Tina Ann Forkner - Interview Questions
What authors / titles did you enjoy reading when you were younger?
When I was a kid, I really liked books like Black Beauty, Charlotte’s Web, Trumpet of the Swan and Tom Sawyer. Those books made me dream of having a huge adventure someday.
What books are on your nightstand now?
Right now I’m trying to find time to read The Gathering by Anne Enright, Deadly Exposure by my friend Cara Putman, Broken Angel by Sigmund Brouwer and 90 Minutes in Heaven by Don Piper and Cecil Murphy.
What inspired you to make the leap from aspiring author to published author?
Well, I have always written and while a part of me dreamed of what it would be like to be published, I never really thought I could be. It wasn’t until I finished my first novel that my husband encouraged me to go for publication. Even then, I only made feeble attempts.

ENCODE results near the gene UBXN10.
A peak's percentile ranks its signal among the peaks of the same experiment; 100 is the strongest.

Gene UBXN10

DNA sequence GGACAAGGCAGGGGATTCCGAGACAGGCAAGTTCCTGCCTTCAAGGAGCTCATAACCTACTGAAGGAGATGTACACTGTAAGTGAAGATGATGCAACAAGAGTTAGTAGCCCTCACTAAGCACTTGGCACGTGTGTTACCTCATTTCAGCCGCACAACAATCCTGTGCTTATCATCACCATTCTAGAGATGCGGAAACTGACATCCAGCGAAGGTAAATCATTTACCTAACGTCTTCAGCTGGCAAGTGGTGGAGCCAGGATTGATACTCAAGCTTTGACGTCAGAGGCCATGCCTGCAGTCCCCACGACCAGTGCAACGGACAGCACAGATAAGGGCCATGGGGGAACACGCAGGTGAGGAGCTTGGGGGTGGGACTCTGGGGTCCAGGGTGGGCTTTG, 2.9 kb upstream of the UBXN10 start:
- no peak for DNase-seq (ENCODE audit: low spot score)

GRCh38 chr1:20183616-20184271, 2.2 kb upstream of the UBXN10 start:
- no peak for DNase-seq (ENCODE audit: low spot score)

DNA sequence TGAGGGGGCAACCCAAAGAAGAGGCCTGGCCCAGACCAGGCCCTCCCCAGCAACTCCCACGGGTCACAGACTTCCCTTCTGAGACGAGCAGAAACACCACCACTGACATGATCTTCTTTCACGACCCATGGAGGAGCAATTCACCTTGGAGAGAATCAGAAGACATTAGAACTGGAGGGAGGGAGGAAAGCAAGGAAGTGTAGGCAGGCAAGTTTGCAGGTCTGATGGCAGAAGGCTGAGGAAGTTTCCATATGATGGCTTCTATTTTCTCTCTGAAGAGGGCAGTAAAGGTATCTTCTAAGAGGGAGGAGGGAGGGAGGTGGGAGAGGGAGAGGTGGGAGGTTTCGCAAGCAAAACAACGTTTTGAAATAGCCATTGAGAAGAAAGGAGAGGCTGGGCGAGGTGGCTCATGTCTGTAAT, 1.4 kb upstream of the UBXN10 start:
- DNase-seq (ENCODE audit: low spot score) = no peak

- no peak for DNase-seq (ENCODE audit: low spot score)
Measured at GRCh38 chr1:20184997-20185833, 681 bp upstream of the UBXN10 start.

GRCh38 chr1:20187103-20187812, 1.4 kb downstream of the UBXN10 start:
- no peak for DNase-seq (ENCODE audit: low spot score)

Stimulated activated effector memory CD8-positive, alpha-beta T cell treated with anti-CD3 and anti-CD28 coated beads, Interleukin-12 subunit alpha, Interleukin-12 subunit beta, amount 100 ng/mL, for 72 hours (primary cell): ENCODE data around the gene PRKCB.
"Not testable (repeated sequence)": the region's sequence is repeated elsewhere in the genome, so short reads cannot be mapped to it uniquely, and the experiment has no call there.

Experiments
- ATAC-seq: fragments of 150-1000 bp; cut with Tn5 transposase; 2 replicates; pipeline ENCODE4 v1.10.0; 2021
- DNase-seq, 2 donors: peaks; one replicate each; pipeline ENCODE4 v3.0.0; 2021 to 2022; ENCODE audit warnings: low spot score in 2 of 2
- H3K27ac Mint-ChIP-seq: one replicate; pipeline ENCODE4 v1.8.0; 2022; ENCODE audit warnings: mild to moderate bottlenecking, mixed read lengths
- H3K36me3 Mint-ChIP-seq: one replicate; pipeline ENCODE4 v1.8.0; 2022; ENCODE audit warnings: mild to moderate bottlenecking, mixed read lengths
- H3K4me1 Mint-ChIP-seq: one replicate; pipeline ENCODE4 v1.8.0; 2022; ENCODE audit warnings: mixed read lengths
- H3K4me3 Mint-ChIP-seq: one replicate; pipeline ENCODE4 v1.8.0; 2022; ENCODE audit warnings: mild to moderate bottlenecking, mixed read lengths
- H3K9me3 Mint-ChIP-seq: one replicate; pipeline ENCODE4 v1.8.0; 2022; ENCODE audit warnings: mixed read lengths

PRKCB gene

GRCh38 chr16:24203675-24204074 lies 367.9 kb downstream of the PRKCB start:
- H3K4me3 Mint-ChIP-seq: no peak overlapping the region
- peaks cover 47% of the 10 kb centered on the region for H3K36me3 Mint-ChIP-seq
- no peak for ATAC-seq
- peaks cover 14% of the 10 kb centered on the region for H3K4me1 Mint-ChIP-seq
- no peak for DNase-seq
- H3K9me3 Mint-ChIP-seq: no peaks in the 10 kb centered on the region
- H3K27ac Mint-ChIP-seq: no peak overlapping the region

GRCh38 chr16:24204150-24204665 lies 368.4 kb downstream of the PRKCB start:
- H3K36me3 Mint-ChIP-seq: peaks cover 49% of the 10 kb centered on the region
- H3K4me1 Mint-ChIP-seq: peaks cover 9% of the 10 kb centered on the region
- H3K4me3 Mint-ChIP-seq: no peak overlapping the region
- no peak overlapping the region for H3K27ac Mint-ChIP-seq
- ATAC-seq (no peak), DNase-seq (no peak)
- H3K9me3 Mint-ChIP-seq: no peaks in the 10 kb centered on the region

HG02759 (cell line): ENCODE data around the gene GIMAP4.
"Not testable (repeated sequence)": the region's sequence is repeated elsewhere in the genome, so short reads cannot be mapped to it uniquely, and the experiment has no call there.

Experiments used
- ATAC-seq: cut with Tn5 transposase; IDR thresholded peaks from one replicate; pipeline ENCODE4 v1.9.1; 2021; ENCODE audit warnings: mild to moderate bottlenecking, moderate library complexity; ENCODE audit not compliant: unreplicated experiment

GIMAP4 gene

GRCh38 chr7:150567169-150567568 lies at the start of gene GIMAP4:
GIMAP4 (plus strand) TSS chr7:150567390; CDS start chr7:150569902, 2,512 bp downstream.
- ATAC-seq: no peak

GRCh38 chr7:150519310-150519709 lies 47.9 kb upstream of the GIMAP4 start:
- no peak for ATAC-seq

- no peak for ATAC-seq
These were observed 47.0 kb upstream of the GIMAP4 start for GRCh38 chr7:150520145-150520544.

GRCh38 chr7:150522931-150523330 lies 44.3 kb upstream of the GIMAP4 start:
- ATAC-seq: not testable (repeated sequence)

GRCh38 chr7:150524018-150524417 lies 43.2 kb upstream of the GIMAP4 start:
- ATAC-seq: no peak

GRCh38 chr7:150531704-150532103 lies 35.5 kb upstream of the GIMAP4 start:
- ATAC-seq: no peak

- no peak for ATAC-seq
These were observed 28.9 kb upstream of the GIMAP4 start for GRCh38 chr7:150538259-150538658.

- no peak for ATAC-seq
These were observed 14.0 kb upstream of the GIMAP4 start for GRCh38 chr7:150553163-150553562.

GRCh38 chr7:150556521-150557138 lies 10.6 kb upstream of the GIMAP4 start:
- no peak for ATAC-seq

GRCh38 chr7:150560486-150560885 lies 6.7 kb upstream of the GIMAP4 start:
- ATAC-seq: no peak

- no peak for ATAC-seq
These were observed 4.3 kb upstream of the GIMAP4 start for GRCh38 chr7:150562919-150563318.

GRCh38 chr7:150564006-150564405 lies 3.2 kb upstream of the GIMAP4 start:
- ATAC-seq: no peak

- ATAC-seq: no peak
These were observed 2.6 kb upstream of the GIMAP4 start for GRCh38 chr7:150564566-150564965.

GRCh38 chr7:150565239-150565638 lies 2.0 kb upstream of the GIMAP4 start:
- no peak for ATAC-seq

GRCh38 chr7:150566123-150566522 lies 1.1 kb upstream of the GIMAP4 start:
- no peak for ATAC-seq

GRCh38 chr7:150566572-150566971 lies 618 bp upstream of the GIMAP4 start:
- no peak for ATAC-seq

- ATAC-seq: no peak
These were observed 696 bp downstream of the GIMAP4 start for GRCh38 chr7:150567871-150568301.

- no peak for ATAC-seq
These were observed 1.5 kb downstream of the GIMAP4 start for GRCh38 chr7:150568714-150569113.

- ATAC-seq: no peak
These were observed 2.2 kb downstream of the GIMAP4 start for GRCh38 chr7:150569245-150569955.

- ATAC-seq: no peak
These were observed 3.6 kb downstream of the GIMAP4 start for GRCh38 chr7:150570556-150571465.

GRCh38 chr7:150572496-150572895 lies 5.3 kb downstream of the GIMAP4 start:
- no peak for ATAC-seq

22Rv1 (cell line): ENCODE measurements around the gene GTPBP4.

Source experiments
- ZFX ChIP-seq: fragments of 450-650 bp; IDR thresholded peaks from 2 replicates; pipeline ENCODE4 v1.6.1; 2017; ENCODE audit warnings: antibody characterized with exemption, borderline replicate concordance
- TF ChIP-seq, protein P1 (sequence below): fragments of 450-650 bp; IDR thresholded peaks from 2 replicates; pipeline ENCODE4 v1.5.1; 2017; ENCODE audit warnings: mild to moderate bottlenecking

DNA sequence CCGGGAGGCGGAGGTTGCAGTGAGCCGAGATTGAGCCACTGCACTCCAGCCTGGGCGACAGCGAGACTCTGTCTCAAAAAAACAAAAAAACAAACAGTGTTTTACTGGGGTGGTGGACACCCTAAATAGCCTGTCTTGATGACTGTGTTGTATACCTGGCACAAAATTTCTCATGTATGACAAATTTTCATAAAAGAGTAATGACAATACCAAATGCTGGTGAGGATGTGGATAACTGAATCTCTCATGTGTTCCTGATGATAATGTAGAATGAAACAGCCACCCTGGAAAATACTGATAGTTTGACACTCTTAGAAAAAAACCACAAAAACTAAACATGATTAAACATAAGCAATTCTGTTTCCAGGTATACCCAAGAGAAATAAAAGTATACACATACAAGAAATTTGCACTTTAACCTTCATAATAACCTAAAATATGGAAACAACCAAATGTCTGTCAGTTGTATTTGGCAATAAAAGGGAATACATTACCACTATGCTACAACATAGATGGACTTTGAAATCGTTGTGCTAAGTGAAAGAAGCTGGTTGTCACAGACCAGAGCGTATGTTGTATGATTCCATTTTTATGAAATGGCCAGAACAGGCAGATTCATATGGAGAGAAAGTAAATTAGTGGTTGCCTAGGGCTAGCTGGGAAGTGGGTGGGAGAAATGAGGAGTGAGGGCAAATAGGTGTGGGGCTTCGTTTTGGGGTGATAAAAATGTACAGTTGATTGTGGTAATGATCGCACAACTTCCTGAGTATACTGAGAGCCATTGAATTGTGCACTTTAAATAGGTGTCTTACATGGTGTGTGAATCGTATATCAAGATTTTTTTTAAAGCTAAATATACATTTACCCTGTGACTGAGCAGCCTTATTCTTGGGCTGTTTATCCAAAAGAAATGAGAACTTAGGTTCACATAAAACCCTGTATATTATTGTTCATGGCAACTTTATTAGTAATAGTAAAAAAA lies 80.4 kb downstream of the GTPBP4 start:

I’d already been through many rejections with poetry, essay, and some children’s books, so I could only imagine how many rejections I would get for a full novel. Eventually a family member submitted my manuscript to an agent she personally knew without telling me she was doing so. The agent offered to represent me and it all just took off from there.
Is there someone you turn to for writing advice, encouragement, or ideas?
There are many people I turn to for that kind of advice. I email with some writing friends I have made during this journey to publication and they offer me good encouragement and advice. I try to do the same for them. I also have a small group of published writers that I meet with every few months for coffee. We share experiences about the writing life.
Describe your writing space – and routine.
I have an office devoted to writing, but very often I end up writing with my laptop on the couch or at another desk that I have in my living room. I like how sunny it is in there and that I can hear the birds singing while I write.